Religion in

REL 419.001 Slave Religion in the United States

Dr. Merinda Simmons

Office: 204 Manly Hall
Office Phone: 348-9911
Office Hour: to be announced
Course: TR 2:00-3:15
Location: 210 Manly Hall


About Online Readings

Some course readings are placed in a "secure" folder; you can only access these PDF files (Portable Document Format, that can be opened with the free Adobe Reader) by clicking each link and then entering your Bama User Name and Password. If you have difficulty accessing these readings, contact the instructor by email.

If you have forgotten your Bama ID, but know your Campus Wide ID (CWID), then go here.


When scholars talk about social organization in the U.S. during the 18th and 19th centuries many of them invoke the category "slave religion," which derives from the work of scholars in African American Studies during the 1960s and 70s, when the field was still very new. Students in this course will examine the ways in which that category functioned for scholars then and how/why it continues to appear in academic work today. We will also think through some of the limitations of the approaches to so-called slave religion. W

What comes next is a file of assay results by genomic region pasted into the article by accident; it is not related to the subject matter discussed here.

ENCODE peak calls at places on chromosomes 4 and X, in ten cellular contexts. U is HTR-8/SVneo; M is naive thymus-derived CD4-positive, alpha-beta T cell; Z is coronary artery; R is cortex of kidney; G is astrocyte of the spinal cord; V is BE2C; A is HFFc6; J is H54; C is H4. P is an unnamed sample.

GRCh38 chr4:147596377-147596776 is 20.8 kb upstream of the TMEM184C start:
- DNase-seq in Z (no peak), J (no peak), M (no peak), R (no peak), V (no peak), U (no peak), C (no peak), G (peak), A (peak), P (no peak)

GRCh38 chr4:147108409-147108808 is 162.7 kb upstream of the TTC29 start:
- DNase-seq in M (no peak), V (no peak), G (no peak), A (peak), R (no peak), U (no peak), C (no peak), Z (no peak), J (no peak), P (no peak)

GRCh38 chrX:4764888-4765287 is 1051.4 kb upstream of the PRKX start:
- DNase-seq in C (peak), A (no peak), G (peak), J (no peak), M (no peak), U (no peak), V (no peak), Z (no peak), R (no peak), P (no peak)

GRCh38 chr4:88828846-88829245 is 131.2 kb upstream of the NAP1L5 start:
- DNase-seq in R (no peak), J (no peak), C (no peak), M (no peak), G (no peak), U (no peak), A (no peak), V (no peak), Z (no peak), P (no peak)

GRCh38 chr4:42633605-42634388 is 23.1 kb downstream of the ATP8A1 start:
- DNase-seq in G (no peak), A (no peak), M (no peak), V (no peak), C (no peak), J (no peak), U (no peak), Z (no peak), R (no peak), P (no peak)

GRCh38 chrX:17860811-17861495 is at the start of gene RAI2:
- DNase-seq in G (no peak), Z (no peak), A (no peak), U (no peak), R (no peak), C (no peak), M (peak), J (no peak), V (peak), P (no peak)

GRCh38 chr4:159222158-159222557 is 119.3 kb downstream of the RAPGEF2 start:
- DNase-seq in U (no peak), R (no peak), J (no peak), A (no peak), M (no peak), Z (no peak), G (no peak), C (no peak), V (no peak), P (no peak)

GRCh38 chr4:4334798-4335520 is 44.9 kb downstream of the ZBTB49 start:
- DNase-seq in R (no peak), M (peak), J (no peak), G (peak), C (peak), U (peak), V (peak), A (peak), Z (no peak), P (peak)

Spring 2016 (PDF)

Books (required)

Bayart, Jean-Francois
The Illusion of Cultural Identity
University of Chicago Press, 2005
ISBN: 978-0226039626

Raboteau, Albert
Slave Religion: The Invisible Institution in the American South
Oxford University Press, 2004
ISBN: 978-0195174120

Sobel, Mechal
Trabelin' On: The slave Journey to an Afro-Baptist Faith
Princeton University Press, 1988
ISBN: 978-0691006031

Brian Ward, Martyn Bone, and William A. Links (eds.)
The American South and the Atlantic World
University of Florida Press, 2015
ISBN: 978-0813061382

Online Readings (all PDFs)

All online readings can be found in
a folder on UABox. The link will be
provided by the professor.